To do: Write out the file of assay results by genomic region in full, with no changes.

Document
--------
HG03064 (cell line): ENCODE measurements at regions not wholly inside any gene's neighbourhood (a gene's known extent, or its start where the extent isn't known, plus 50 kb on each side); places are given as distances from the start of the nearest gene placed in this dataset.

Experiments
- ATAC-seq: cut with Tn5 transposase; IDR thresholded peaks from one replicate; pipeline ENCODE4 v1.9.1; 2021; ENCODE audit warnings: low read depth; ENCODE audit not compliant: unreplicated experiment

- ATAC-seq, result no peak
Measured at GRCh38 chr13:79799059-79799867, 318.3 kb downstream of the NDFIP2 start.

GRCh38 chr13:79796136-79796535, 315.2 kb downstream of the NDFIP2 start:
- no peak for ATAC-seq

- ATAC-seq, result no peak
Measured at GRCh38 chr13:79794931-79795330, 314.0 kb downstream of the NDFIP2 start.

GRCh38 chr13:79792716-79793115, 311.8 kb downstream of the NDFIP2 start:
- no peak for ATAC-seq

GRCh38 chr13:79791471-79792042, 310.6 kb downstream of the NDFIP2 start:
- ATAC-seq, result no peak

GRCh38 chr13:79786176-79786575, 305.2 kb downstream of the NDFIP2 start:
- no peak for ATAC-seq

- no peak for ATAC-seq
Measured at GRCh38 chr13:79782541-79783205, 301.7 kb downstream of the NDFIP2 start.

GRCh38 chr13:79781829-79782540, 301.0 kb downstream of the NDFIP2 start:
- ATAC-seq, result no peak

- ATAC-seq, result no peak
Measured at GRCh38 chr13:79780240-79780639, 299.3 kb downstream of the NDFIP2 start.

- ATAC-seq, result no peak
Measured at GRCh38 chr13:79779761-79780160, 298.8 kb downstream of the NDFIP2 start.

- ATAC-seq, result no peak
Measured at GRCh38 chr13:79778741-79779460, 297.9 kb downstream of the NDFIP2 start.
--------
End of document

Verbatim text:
HG03064 (cell line): ENCODE measurements at regions not wholly inside any gene's neighbourhood (a gene's known extent, or its start where the extent isn't known, plus 50 kb on each side); places are given as distances from the start of the nearest gene placed in this dataset.

Experiments
- ATAC-seq: cut with Tn5 transposase; IDR thresholded peaks from one replicate; pipeline ENCODE4 v1.9.1; 2021; ENCODE audit warnings: low read depth; ENCODE audit not compliant: unreplicated experiment

- ATAC-seq, result no peak
Measured at GRCh38 chr13:79799059-79799867, 318.3 kb downstream of the NDFIP2 start.

GRCh38 chr13:79796136-79796535, 315.2 kb downstream of the NDFIP2 start:
- no peak for ATAC-seq

- ATAC-seq, result no peak
Measured at GRCh38 chr13:79794931-79795330, 314.0 kb downstream of the NDFIP2 start.

GRCh38 chr13:79792716-79793115, 311.8 kb downstream of the NDFIP2 start:
- no peak for ATAC-seq

GRCh38 chr13:79791471-79792042, 310.6 kb downstream of the NDFIP2 start:
- ATAC-seq, result no peak

GRCh38 chr13:79786176-79786575, 305.2 kb downstream of the NDFIP2 start:
- no peak for ATAC-seq

- no peak for ATAC-seq
Measured at GRCh38 chr13:79782541-79783205, 301.7 kb downstream of the NDFIP2 start.

GRCh38 chr13:79781829-79782540, 301.0 kb downstream of the NDFIP2 start:
- ATAC-seq, result no peak

- ATAC-seq, result no peak
Measured at GRCh38 chr13:79780240-79780639, 299.3 kb downstream of the NDFIP2 start.

- ATAC-seq, result no peak
Measured at GRCh38 chr13:79779761-79780160, 298.8 kb downstream of the NDFIP2 start.

- ATAC-seq, result no peak
Measured at GRCh38 chr13:79778741-79779460, 297.9 kb downstream of the NDFIP2 start.